Last fall, the St. Thomas campus was buzzing about H1N1, hand sanitizer was flying off the shelves at the C-Store, and students and staff were taking extra precautions to prevent further spread of the illness.
So far this winter, the H1N1 buzz has quieted, with students and staff speaking less of the illness. Is it possible the H1N1 epidemic has run its course?
While federal health officials are not ready to declare the H1N1 threat as part of the past, they reported Feb. 12 that U.S. cases have been declining since late October. This is also true globally.
Madonna McDermott, director of Student Health Services and the Wellness Center, said there have been 520 suspected cases of H1N1 at St. Thomas since the outbreak last fall.
“It is our hope that we have seen the worst of H1N1 as if it is a part of our past, but nobody knows for sure what is going to happen with it,” McDermott said.
Some U.S. experts believe there are many reasons not to be concerned about another wave of H1N1 this spring because the virus has shown no sign of mutation and the vaccine has been effective. Still, others think there is a chance H1N1 cases will peak between late spring and early fall.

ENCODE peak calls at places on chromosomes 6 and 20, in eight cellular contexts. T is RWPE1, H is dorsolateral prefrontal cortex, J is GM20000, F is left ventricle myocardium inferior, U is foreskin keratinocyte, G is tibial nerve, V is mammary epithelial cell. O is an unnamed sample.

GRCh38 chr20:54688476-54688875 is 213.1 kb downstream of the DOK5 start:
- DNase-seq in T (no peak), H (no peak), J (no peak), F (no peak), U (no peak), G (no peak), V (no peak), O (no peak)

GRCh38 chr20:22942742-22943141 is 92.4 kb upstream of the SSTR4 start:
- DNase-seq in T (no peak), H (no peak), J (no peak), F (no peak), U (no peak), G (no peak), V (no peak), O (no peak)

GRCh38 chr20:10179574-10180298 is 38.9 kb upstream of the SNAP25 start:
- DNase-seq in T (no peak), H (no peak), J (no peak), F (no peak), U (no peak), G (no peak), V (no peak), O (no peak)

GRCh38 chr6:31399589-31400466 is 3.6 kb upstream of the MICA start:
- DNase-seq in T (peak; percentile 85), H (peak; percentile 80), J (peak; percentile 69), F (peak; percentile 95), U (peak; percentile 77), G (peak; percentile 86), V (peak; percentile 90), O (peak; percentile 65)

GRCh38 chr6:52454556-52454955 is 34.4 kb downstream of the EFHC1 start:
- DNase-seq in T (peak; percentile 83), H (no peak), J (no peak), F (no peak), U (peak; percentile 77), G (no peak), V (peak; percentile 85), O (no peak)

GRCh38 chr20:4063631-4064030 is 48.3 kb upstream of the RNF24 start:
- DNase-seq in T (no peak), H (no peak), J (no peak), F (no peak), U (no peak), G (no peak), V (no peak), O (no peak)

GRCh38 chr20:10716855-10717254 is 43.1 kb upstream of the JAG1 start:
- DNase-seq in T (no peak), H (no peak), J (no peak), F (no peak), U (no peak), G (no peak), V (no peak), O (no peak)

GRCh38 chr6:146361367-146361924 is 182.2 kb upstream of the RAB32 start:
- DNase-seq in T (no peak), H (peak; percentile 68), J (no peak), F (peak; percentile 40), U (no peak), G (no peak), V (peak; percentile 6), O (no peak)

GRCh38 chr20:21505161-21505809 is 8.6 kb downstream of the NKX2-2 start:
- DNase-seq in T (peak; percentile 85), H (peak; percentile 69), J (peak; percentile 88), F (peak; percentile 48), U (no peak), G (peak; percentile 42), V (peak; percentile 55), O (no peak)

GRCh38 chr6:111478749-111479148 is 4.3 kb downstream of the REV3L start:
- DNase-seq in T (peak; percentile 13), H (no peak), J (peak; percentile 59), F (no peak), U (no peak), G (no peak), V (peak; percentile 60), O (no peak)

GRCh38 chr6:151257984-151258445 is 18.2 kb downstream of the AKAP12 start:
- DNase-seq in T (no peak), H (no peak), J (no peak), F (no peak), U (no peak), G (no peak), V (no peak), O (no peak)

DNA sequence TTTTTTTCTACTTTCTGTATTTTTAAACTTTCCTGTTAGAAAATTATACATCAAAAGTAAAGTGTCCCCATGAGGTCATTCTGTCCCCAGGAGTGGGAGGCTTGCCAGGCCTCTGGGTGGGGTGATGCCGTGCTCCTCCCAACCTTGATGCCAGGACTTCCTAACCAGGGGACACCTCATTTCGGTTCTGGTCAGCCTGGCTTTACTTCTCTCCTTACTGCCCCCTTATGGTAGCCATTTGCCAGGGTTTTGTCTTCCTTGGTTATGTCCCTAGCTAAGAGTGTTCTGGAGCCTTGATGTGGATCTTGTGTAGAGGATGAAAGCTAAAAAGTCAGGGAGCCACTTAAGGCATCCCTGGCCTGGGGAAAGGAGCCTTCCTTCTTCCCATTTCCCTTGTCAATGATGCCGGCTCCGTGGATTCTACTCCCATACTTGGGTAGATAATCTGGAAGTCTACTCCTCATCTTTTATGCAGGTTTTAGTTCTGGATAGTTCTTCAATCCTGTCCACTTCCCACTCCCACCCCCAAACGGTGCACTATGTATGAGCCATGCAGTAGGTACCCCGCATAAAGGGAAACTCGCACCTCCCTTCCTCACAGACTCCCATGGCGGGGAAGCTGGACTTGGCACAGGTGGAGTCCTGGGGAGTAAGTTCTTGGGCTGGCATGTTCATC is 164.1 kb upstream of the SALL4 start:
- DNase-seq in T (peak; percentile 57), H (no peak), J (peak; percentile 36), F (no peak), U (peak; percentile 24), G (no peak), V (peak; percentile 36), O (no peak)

Several students, such as sophomore Tyler Petersen, think there is a possibility that H1N1 cases will peak again, causing students and staff to become extremely cautious about their sanitary decisions.
“I think it’s made us more paranoid about illness,” Petersen said. “We have a H1N1 statement in each of our syllabuses, and there is electronic hand sanitizer everywhere, but we’re the U.S., and we deal with anything that happens.”
Other students, such as sophomore Kelli Hanson, feel H1N1 is becoming a part of the past.
“I think this is it for the H1N1 epidemic because it seems to be weaning off and you hear people talking about it less and less,” Hanson said.
An estimated 70 million Americans have been vaccinated against H1N1 through a government campaign that began in October. Of those vaccinations, 992 were given by Student Health Services at St. Thomas.
“Flu vaccinations went fast this year, both H1N1 and seasonal, and I think that maybe that is why we haven’t seen very many cases of the seasonal flu this year,” McDermott said. “With the impact H1N1 has had, we still have a lot more vaccines to give, if students and staff are interested.”
Although nobody is sure what H1N1 is going to do, McDermott said along with the H1N1 vaccinations still available, H1N1 forms will remain online until they are certain the illness is gone.
Ashley Stewart can be reached at firstname.lastname@example.org.